Sidney Souers

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Sidney Souers
Sidney W. Souers.jpg
1st Director of Central Intelligence
In office
January 23, 1946 – June 10, 1946
PresidentHarry Truman
DeputyKingman Douglass
Preceded byPosition established
Succeeded byHoyt Vandenberg
Personal details
Born(1892-03-30)March 30, 1892
Dayton, Ohio, U.S.
DiedJanuary 14, 1973(1973-01-14) (aged 80)
St. Louis, Missouri, U.S.
EducationPurdue University, West Lafayette
Miami University (BA)

Sidney William Souers (March 30, 1892 – January 14, 1973) was an American admiral and intelligence expert.

Rear Admiral Souers was appointed as the first Director of Central Intelligence on January 23, 1946, by President Harry S. Truman, where he would be in charge of the new Central Intelligence Group (CIG).[1] Prior to this, as Deputy Director of Naval Intelligence, Souers had been one of the architects of the system that came into being with the President's directive. He had written the intelligence chapter of the Eberstadt Report, which advocated a unified intelligence system. Toward the end of 1945, when the competing plans for a national intelligence system were deadlocked, Souers' views had come to the attention of the President, and he seems to have played a role in breaking the impasse.[citation needed]

Souers subsequently became executive secretary of the United States National Security Council.[2] In this role he saw President Truman daily,[2] and was the person Truman talked to most regarding national security issues.[3] It was through Souers that Truman first learned of the possible existence of the hydrogen bomb, and Souers coordinated some of the work being done by different departments during the U.S. government's debate regarding whether to go forward with the development of that weapon.[2]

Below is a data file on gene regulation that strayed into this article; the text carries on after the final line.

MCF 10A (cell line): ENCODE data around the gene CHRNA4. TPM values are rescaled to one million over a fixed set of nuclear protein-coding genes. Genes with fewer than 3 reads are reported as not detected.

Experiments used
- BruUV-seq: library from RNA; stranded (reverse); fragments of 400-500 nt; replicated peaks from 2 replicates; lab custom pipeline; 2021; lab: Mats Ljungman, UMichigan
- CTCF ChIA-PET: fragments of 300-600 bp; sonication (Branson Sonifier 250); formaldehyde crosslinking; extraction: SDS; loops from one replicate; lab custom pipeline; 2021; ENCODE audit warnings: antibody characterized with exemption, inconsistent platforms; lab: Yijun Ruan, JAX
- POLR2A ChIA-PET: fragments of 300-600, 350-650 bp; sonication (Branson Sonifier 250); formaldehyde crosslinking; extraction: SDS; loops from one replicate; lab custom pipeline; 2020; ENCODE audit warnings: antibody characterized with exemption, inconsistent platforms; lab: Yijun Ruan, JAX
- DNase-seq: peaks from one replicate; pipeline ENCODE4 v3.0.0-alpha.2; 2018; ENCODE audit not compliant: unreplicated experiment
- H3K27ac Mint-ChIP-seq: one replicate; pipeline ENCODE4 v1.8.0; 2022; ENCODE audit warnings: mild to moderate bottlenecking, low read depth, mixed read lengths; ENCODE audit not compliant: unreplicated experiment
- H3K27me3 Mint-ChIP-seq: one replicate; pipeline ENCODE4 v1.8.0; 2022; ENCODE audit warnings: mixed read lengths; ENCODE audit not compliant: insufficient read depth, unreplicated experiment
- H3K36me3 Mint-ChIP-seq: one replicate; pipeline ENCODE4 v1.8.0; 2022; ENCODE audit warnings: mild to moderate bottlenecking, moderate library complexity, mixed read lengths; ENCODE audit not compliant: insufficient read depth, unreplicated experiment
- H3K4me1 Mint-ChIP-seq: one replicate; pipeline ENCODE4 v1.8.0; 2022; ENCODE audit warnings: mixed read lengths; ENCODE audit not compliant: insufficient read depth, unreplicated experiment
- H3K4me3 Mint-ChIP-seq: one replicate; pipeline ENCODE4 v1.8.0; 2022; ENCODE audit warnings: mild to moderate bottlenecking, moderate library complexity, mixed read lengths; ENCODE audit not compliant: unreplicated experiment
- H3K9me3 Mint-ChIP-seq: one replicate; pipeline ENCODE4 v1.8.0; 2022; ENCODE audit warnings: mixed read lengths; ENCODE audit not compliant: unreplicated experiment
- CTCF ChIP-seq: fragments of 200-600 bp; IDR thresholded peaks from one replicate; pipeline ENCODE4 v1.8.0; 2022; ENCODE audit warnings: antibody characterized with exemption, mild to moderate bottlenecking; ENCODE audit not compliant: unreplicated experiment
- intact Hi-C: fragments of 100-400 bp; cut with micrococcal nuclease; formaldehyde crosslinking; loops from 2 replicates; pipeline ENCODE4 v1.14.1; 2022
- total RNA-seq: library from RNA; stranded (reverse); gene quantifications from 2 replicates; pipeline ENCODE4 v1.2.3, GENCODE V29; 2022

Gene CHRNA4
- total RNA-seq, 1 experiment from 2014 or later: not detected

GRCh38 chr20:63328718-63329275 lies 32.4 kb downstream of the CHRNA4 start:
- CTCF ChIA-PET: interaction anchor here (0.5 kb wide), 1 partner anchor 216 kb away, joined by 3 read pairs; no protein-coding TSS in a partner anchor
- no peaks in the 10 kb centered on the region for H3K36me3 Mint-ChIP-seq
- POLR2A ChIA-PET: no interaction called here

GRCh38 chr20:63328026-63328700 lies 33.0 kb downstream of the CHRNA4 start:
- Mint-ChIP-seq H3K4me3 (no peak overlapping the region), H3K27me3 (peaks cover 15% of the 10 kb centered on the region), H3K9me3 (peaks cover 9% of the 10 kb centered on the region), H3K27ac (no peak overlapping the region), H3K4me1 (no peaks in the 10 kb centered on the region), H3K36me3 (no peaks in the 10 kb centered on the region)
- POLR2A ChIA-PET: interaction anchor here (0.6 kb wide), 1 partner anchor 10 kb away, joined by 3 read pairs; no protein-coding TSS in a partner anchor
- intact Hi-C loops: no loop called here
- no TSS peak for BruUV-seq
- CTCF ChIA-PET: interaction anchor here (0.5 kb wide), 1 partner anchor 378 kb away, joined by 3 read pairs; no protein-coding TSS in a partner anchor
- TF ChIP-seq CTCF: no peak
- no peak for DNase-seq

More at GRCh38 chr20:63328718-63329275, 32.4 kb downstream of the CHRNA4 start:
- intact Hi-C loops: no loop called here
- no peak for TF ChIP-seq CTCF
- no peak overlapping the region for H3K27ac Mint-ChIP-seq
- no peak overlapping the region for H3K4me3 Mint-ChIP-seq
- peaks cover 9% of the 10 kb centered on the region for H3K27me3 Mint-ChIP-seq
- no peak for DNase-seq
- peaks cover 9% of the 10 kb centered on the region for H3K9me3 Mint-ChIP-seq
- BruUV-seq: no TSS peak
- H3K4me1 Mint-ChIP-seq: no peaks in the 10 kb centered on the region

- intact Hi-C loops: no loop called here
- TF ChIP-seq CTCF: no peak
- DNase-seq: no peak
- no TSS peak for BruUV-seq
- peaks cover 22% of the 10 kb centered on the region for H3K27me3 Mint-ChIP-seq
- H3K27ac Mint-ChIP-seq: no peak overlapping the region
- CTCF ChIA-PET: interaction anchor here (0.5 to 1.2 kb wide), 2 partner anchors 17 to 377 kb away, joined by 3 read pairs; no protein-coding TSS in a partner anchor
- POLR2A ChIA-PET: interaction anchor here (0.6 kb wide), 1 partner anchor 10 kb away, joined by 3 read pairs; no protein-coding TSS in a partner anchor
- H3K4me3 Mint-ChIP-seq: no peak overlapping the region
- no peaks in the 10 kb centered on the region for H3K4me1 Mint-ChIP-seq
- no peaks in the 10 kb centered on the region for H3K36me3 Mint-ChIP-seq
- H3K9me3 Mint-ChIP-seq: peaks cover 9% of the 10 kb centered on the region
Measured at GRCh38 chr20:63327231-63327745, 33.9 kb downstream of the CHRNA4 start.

1911–1912 Student at Purdue University
1914 A.B., Miami University, member of the Kappa chapter of Delta Kappa Epsilon
1920–1925 President, Mortgage & Securities Company, New Orleans
1922–1928 President and founder, First Joint Stock Land Bank
1925–1926 Executive, Piggly Wiggly Stores, Memphis
1925–1930 Executive vice president, Canal Bank & Trust Company, New Orleans
1927–1930 Member, New Orleans Port Authority
1929 (April 29) Appointed lieutenant commander, U.S. Naval Reserve
1929–1934 Member, board of directors, Aviation Corporation
1930–1933 Vice president, Missouri State Life Insurance Company, St. Louis
1932–1940 U.S. Naval Reserve, intelligence officer, inactive status
1933–1973 Executive, General American Life Insurance Company
1940 (July 22) Called to active duty
1944 (July 24) Became assistant director of the Office of Naval Intelligence, Office of the Chief of Naval Operations, Navy Department
1945 (November 8) Designated deputy chief of Naval Intelligence, with the rank of rear admiral
1946 (January 23) Appointed Director of Central Intelligence, Central Intelligence Group
1946 (July 22) Relieved of active duty
1947–1950 Executive secretary, National Security Council
1950–1953 Special consultant to the President on military and foreign affairs


  1. ^ Prados, John (2006). Safe for Democracy: The Secret Wars of the CIA. Ivan R. Dee. p. 34. ISBN 9781615780112.
  2. ^ a b c Young, Ken; Schilling, Warner R. (2019). Super Bomb: Organizational Conflict and the Development of the Hydrogen Bomb. Ithaca, New York: Cornell University Press. pp. 42, 59.
  3. ^ Bundy, McGeorge (1988). Danger and Survival: Choices About the Bomb in the First Fifty Years. New York: Random House. p. 204.

External links[edit]

Government offices
New office Director of Central Intelligence
Succeeded by